|THE DAWN OF THE SPACE AGE|
October 13, 1997
Return to this forum's introduction.
Questions answered in this forum:
What technological advances were achieved by the Russians when they launched Sputnik? Why did the Russians bet America into space? Did Sputnik undermine America's trust in its government? What were servicemen told when Sputnik was launched? Where will the next Sputnik come from? Was Sputnik's real legacy economic? Can anything replace the Cold War as a motivation for space exploration?
Michael L. Bauccio of Seattle, WA, asks:
Wouldn't it be reasonable to say that one of the primary legacies of Sputnik's success was economic (or business) related -- i.e., the "shot-in-the-arm" provided by U.S. Government funding to engineering firms that hired technical personnel to develop advanced space vehicles, which eventually surpassed the capabilities of Sputnik?
Dr. Keith Benson of the History of Science Society responds:
This may be one of the legacies, but I think it is unquestionable that the major long-term legacy will be in terms of the scientific infrastructure that was built by the federal government in response to Sputnik--including the infrastructure within industry (Boeing, McDonnell-Douglas, Martin Marietta, etc.).
Haynes Johnson, journalist and author, responds:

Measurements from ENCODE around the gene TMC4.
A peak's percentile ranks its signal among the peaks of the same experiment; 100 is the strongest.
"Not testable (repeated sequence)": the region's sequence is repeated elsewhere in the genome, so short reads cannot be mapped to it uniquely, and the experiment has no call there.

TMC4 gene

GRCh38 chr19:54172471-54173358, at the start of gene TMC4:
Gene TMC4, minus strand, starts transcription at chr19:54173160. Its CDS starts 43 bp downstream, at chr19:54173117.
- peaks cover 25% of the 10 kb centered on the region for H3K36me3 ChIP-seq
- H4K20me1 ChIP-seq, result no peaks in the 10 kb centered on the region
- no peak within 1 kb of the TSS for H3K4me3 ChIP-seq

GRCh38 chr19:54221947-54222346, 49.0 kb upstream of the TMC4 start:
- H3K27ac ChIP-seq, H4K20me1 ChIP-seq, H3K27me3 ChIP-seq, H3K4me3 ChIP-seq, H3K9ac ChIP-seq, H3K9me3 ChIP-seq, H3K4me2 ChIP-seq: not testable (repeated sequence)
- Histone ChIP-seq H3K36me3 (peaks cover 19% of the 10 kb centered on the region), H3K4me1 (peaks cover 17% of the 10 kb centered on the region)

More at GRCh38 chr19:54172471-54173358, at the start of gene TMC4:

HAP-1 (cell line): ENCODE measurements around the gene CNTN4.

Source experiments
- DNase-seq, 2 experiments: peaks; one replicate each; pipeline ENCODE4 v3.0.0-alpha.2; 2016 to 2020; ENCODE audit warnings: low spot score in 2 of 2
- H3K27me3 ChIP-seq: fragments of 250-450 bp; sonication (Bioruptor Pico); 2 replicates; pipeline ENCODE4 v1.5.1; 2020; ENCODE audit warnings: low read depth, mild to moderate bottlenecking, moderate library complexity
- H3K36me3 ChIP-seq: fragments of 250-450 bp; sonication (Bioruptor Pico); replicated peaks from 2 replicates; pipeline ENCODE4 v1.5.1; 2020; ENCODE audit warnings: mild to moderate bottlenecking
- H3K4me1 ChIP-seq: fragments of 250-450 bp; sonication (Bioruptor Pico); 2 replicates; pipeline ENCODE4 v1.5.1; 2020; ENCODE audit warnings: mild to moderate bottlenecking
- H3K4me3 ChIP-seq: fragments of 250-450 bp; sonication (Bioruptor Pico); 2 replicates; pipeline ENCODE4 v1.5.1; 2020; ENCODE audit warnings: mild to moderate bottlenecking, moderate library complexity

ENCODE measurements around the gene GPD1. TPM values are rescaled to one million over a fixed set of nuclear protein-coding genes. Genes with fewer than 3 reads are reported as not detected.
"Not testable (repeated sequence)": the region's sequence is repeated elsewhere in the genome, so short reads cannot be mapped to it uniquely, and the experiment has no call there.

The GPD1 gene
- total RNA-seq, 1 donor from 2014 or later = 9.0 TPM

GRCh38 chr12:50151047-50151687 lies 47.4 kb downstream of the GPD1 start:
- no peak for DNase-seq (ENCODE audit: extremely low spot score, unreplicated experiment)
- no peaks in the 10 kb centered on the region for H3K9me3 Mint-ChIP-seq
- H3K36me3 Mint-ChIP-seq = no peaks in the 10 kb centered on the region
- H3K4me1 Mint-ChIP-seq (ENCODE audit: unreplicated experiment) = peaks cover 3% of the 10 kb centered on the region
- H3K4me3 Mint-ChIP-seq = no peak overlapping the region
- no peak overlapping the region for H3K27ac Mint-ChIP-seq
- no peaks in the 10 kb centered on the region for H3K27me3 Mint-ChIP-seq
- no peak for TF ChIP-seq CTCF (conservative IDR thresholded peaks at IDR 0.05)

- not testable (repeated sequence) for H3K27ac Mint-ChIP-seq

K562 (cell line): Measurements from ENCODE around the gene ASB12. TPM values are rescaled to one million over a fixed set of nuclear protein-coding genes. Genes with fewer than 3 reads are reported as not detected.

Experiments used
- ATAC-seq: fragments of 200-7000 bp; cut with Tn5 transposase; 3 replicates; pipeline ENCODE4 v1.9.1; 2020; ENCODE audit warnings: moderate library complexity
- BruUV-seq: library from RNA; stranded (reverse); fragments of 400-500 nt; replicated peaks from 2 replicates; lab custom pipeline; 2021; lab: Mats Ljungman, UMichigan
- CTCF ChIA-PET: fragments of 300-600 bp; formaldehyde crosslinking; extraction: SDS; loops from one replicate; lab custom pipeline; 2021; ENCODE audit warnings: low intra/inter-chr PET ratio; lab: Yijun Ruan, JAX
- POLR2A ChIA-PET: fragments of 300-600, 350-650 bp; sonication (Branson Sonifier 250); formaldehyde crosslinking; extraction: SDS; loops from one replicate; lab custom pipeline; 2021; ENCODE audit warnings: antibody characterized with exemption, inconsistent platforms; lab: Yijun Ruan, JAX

You're right. Perhaps the greatest, and most lasting, legacy of Sputnik was the blank check given business (the vaunted military-industrial complex!) by Congress in the wake of the Earth-orbiting satellites. You're right, also, that the greatest amount of this spending went to the engineering firms and private-public university research labs that helped develop our ever-greater advance in space technology.
Many positive developments flowed from this commitment, but the debate continues as to whether we could have made even greater scientific and technological advances had anything approaching the vast spending that went for defense was placed instead into basic research aimed at improving the quality of life finding cures to such diseases of cancer, and the rest.
What will replace the Cold War as a motivation to explore space?